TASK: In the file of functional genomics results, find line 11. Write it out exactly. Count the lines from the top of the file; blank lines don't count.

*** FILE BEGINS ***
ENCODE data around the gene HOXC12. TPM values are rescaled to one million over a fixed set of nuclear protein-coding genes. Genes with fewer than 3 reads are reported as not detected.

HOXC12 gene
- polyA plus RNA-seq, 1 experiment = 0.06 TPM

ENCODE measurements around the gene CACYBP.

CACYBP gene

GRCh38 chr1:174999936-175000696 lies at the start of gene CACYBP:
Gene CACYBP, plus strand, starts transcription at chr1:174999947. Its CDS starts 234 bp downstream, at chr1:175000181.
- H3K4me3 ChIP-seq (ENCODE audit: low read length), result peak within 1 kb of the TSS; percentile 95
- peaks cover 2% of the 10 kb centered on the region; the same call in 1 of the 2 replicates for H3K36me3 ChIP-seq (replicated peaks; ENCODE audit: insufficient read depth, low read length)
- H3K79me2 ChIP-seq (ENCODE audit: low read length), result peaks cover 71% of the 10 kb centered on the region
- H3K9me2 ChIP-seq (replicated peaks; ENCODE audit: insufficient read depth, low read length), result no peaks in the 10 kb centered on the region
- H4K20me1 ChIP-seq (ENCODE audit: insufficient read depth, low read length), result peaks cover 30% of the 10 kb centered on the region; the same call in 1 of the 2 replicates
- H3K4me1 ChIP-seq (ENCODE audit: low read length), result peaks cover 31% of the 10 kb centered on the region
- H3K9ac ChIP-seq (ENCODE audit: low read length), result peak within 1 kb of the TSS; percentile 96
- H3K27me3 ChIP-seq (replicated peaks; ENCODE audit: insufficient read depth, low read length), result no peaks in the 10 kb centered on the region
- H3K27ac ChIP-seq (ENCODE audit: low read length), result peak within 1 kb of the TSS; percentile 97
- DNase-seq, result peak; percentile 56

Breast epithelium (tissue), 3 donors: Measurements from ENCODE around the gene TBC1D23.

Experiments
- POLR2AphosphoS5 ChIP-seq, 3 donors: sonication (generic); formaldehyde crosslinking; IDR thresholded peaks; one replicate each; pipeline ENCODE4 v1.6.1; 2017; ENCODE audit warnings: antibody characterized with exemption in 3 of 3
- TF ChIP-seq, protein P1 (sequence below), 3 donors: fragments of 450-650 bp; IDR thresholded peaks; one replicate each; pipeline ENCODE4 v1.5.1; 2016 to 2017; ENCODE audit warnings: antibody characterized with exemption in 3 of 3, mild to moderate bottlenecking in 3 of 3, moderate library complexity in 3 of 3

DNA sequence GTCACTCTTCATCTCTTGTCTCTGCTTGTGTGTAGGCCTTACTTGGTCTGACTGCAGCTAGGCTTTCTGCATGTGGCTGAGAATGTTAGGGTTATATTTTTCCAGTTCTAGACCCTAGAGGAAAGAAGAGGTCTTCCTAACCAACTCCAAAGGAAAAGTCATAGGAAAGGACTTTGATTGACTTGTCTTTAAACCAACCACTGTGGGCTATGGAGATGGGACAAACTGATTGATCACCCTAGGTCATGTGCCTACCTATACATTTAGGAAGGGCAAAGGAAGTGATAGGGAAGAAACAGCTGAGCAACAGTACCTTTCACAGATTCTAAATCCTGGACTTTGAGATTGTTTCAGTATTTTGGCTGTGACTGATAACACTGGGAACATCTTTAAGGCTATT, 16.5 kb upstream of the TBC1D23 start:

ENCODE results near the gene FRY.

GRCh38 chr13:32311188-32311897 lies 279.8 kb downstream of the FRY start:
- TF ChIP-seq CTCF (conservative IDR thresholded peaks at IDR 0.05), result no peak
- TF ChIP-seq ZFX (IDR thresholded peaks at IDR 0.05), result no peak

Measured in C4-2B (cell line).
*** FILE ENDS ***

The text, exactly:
- H3K9me2 ChIP-seq (replicated peaks; ENCODE audit: insufficient read depth, low read length), result no peaks in the 10 kb centered on the region